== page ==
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7-Zip App Vulnerability Grants Admin Privilege to Attackers (Update)

7-Zip Windows vulnerability
(Image credit: 7-Zip)

Update 4/20/2022 7:50amPT: The listed 7zip CVE-2022-29072 vulnerability has now been marked as "disputed" in the official listing, and "multiple third parties have reported that no privilege escalation can occur." According to Google Project Zero vulnerability researcher Tavis Ormandy who alerted us to the dispute, this exploit could only occur by editing the registry and possibly other maneuvers (like adding another Local Administrator account). However, the description isn't clear enough to discern the method of attack. We'll keep you updated if the dispute is granted. 

Original Article:

A vulnerability has been discovered in 7-zip, the popular archiving program. This is an active zero-day vulnerability and is characterized as allowing privilege escalation and command execution. In other words, someone with limited access to your computer would be able to gain higher-level control, usually admin access, to run commands or apps. GitHub user Kagancapar seems to have unearthed this 7-zip Windows vulnerability, and it has reference CVE-2022-29072.

7-zip is a cross-platform app, but this vulnerability is tied to Windows, as it relies on 7-zip's interactivity with the Windows help application, hh.exe. For example, the GitHub readme file for CVE-2022029072 surmises "Windows allows privilege escalation and command execution when a file with the .7z extension is dragged to the Help>Contents area."

The clip above shows the vulnerability discoverer dropping a specially crafted file with a .7z extension (mimicking the 7-zip file extension) onto the 7-zip help window and running a command in admin mode. This looks like quite a simple way to gain higher-level access to a system and run commands and apps that might otherwise be off-limits.

Kagancapar provided some enlightening background information on the vulnerability and its discovery. First, they mention that 7-zip isn't entirely happy to shoulder the blame for this vulnerability, as it seems dependent on the Microsoft Help system. However, the dropping of the custom .7z extension file on the Help window causes a heap overflow in 7zFM.exe and resulting privilege elevation – so that means 7-zip authors should accept part of the blame.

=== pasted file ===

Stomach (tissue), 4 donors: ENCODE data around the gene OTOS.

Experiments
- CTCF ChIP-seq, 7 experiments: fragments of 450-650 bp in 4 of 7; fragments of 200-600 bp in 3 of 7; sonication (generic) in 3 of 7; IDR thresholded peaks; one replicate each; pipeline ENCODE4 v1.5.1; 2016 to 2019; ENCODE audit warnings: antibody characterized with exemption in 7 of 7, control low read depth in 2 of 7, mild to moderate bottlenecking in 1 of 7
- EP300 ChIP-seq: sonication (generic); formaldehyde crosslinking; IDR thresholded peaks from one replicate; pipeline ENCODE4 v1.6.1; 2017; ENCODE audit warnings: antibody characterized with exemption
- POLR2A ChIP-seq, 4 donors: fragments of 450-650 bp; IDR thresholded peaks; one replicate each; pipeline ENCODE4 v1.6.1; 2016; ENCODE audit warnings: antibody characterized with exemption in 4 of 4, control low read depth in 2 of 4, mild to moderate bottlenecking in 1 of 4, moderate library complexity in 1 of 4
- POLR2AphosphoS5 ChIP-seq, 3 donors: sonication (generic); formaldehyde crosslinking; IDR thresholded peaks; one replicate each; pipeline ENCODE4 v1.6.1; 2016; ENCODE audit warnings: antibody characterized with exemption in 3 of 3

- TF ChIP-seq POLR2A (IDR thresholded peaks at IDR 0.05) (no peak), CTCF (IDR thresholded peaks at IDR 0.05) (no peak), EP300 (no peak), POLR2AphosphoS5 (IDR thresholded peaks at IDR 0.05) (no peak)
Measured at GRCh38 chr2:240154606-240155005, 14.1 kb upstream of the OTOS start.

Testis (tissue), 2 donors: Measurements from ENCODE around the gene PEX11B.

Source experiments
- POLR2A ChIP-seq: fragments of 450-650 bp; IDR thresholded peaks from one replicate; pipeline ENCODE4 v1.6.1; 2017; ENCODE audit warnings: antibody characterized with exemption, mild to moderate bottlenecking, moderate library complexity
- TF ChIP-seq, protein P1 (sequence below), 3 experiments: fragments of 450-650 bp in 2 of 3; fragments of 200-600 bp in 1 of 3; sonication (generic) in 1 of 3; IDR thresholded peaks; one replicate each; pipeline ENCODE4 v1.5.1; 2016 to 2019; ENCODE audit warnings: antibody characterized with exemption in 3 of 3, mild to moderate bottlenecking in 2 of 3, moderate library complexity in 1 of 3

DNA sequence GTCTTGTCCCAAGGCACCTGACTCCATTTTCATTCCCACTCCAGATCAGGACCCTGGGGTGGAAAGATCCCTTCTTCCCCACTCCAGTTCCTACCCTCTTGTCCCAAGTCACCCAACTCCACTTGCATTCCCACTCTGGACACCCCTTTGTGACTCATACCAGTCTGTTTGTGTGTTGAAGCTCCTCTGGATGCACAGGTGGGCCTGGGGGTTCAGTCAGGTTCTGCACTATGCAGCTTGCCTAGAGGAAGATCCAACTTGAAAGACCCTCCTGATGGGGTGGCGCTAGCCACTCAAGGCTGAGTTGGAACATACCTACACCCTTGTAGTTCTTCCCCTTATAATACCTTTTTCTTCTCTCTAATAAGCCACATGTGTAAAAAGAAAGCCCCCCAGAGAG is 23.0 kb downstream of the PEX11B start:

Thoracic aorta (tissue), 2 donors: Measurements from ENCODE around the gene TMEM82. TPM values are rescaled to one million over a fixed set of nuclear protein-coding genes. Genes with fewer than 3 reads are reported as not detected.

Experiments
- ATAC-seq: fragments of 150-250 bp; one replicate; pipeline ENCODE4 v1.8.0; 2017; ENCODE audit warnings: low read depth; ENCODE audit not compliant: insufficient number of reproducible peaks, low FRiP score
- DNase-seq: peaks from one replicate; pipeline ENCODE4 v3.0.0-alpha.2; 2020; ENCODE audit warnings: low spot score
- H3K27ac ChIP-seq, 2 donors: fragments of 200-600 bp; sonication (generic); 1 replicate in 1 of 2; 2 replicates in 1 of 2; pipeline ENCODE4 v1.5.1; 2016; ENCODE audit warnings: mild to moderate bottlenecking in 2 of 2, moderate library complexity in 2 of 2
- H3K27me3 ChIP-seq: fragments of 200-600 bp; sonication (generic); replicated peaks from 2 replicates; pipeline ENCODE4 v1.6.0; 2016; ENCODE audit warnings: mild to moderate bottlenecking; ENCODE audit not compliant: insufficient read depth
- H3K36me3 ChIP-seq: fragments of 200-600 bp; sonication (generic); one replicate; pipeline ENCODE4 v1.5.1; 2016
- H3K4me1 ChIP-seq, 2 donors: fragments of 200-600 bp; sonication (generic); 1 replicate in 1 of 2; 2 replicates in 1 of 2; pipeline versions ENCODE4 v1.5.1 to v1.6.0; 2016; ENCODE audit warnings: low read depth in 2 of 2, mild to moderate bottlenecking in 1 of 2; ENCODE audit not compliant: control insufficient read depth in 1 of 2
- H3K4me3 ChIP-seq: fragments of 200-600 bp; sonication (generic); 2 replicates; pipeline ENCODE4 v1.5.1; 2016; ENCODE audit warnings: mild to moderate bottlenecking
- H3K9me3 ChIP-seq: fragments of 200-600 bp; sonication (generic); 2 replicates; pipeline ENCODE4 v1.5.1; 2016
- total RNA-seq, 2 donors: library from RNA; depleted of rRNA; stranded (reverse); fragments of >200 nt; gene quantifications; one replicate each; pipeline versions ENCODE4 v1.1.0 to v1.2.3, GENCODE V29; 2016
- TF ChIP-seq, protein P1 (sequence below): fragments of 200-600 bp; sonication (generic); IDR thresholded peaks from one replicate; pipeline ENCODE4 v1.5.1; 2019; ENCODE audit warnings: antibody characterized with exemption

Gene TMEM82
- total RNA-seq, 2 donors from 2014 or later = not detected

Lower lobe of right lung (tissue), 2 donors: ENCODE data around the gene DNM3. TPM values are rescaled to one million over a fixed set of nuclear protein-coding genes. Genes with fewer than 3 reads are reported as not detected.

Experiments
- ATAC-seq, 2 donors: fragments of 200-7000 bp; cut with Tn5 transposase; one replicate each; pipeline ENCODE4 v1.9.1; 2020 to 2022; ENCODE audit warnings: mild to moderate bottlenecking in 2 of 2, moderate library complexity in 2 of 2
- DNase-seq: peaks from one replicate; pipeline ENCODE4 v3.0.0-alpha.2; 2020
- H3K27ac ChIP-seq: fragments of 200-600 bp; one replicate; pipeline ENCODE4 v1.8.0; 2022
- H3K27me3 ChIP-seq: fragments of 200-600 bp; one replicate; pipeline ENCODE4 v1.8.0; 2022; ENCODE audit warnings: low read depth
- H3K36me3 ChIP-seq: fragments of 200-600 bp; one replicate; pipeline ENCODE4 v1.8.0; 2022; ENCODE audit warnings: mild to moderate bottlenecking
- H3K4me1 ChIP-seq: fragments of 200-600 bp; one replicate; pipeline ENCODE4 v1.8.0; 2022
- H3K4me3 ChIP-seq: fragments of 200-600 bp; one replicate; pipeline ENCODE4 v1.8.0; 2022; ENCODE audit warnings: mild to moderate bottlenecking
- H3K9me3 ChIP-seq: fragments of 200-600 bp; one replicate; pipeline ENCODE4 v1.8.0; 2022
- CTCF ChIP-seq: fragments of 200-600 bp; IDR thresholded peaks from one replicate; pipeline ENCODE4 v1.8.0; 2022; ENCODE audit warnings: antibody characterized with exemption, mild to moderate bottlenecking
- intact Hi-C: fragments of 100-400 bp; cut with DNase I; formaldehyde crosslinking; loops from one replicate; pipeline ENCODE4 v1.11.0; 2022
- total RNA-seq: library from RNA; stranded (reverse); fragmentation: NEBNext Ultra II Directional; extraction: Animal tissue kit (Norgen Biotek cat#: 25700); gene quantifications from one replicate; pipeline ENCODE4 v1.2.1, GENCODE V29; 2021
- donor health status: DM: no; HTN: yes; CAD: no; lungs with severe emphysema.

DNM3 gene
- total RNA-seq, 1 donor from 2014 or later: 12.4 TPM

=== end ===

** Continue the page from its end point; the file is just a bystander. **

(Image credit: Future)

At the time of writing the current version of 7-zip for Windows, v21.07, is not patched for the vulnerability demonstrated in the video. If the vulnerability is of concern to you, with regard to your personal computer or systems you administer, please take some comfort from two easy ways to mitigate the issue:

  • First method: If 7-zip does not update, deleting the 7-zip.chm file will be sufficient to close the vulnerability.
  • Second method: The 7-zip program should only have read and run permissions. (For all users)

7-zip broke the hegemony of the skinflint guilt-inducing shareware compression staples WinZip and WinRAR in the noughties. After a few years of refinement, it was given a Tom's Hardware Elite Award for compression speed, ratio, and size back in 2013.  As well as being totally free for personal or business use, 7-zip charms with its cross platform nature and portability.

Mark Tyson is a Freelance News Writer at Tom's Hardware US. He enjoys covering the full breadth of PC tech; from business and semiconductor design to products approaching the edge of reason.

  • digitalgriffin
    What end user would drop a .7z file on a windows help program?
    Reply
  • Nolonar
    digitalgriffin said:
    What end user would drop a .7z file on a windows help program?
    One who's working on a shared/work/school computer?